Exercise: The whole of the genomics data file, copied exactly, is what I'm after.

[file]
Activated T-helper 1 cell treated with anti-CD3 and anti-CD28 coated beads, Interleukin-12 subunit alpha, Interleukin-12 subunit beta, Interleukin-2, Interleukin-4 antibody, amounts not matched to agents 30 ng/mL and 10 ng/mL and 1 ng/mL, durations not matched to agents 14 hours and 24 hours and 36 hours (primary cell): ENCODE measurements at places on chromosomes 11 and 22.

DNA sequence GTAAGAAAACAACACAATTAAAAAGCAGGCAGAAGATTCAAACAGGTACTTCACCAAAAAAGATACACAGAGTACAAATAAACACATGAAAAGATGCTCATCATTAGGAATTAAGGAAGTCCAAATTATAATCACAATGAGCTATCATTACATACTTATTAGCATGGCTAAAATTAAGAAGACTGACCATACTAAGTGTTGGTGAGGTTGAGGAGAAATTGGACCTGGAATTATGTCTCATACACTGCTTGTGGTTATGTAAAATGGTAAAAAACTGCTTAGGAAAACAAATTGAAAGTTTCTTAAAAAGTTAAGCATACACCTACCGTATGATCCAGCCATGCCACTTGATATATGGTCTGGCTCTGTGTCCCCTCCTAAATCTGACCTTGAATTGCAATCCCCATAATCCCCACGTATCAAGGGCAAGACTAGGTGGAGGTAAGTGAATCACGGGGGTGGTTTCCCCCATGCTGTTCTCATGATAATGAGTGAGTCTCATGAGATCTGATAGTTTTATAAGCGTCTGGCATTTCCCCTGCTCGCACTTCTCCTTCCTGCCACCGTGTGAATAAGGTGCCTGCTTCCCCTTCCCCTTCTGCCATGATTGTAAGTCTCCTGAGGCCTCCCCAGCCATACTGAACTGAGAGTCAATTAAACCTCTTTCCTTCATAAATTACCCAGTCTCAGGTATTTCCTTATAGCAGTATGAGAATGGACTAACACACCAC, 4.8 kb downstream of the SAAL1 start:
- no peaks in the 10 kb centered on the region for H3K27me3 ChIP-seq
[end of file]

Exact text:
Activated T-helper 1 cell treated with anti-CD3 and anti-CD28 coated beads, Interleukin-12 subunit alpha, Interleukin-12 subunit beta, Interleukin-2, Interleukin-4 antibody, amounts not matched to agents 30 ng/mL and 10 ng/mL and 1 ng/mL, durations not matched to agents 14 hours and 24 hours and 36 hours (primary cell): ENCODE measurements at places on chromosomes 11 and 22.

DNA sequence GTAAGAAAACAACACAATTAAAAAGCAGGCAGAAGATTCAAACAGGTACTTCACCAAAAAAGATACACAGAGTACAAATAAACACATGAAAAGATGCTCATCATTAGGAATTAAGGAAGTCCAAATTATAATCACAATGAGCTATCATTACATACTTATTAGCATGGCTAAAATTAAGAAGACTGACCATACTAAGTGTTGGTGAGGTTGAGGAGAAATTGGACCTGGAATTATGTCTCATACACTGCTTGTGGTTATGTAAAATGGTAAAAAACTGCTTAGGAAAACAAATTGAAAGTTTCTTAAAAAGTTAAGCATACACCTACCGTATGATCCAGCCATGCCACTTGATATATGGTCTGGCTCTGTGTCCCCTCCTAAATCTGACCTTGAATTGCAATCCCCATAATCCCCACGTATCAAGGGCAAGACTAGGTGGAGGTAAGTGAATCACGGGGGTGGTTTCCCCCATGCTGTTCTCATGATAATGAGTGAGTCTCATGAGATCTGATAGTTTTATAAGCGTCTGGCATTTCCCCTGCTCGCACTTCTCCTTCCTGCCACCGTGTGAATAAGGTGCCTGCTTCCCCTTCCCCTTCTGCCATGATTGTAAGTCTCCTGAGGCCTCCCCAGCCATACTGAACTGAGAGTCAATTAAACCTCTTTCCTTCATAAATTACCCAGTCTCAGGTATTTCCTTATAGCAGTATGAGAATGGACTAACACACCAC, 4.8 kb downstream of the SAAL1 start:
- no peaks in the 10 kb centered on the region for H3K27me3 ChIP-seq